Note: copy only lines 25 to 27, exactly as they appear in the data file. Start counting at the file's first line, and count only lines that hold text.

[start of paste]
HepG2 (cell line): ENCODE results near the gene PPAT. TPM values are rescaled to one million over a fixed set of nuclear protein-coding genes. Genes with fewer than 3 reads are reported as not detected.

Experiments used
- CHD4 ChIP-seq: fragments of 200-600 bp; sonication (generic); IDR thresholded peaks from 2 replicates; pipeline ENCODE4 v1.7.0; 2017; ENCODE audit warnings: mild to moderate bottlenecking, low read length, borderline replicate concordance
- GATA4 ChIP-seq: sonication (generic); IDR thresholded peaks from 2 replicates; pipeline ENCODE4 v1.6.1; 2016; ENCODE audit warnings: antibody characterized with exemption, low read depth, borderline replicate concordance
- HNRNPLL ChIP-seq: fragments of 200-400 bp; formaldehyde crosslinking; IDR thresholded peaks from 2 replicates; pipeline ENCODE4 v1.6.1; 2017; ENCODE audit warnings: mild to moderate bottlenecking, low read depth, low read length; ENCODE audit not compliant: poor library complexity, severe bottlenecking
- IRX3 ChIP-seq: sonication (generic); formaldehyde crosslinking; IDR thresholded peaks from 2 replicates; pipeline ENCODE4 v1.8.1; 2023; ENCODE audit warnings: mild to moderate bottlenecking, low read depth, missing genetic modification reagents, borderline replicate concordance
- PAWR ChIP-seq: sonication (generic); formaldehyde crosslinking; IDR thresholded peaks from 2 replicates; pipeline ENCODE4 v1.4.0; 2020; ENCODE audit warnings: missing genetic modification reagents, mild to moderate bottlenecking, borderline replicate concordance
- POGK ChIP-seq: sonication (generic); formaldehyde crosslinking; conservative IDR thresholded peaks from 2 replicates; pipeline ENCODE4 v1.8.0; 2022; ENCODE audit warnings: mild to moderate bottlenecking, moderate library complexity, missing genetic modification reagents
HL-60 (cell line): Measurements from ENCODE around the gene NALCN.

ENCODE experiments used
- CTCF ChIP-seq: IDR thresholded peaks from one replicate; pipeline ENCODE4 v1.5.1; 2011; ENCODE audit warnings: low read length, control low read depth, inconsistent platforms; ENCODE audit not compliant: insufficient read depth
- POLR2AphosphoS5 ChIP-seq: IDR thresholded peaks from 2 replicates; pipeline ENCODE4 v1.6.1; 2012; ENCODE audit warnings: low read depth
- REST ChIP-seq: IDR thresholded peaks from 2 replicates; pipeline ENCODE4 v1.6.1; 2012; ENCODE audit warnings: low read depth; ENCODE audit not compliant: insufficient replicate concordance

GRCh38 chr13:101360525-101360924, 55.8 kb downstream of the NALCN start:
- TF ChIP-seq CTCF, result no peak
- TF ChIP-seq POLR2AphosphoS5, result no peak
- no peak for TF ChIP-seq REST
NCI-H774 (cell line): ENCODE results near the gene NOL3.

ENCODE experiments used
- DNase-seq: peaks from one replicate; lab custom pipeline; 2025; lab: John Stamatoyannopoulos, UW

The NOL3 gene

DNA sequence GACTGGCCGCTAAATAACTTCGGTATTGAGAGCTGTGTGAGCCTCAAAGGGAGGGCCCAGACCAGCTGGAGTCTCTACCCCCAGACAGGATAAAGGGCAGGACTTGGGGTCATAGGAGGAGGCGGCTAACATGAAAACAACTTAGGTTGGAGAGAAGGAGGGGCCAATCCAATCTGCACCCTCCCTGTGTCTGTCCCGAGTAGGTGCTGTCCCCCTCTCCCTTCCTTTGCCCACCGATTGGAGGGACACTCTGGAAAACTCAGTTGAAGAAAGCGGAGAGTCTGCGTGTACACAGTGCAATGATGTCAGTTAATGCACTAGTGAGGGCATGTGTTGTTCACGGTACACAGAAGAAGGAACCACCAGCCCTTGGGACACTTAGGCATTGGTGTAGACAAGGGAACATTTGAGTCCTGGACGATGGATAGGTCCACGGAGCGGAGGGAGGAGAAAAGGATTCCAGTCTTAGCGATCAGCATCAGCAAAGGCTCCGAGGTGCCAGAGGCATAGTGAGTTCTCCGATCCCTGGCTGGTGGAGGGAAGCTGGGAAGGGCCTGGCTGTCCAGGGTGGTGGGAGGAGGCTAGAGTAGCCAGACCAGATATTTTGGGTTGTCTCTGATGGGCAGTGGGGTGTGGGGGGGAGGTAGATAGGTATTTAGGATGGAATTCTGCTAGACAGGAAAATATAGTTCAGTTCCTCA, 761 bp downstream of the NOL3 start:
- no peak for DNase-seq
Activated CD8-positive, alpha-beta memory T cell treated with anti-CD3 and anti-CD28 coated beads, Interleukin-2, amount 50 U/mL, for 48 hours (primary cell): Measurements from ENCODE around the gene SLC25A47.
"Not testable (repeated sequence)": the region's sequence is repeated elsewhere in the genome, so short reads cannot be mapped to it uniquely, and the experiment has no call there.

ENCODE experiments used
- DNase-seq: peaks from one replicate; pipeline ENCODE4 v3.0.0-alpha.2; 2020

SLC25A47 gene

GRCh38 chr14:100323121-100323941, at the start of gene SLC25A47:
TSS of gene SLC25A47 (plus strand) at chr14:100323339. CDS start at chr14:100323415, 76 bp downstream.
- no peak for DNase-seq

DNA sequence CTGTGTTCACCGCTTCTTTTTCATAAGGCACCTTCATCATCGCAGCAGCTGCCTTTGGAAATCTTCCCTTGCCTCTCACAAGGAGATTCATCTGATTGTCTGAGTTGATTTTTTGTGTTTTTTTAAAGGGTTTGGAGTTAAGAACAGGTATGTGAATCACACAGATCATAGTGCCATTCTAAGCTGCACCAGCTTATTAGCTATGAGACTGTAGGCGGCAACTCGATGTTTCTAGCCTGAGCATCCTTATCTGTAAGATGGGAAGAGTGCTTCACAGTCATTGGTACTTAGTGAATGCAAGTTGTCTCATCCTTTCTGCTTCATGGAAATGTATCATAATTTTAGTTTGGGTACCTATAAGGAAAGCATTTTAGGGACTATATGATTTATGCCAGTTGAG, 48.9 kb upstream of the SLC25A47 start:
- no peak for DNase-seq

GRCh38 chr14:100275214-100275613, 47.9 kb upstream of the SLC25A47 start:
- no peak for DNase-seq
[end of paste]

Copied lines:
"Not testable (repeated sequence)": the region's sequence is repeated elsewhere in the genome, so short reads cannot be mapped to it uniquely, and the experiment has no call there.

ENCODE experiments used
- DNase-seq: peaks from one replicate; pipeline ENCODE4 v3.0.0-alpha.2; 2020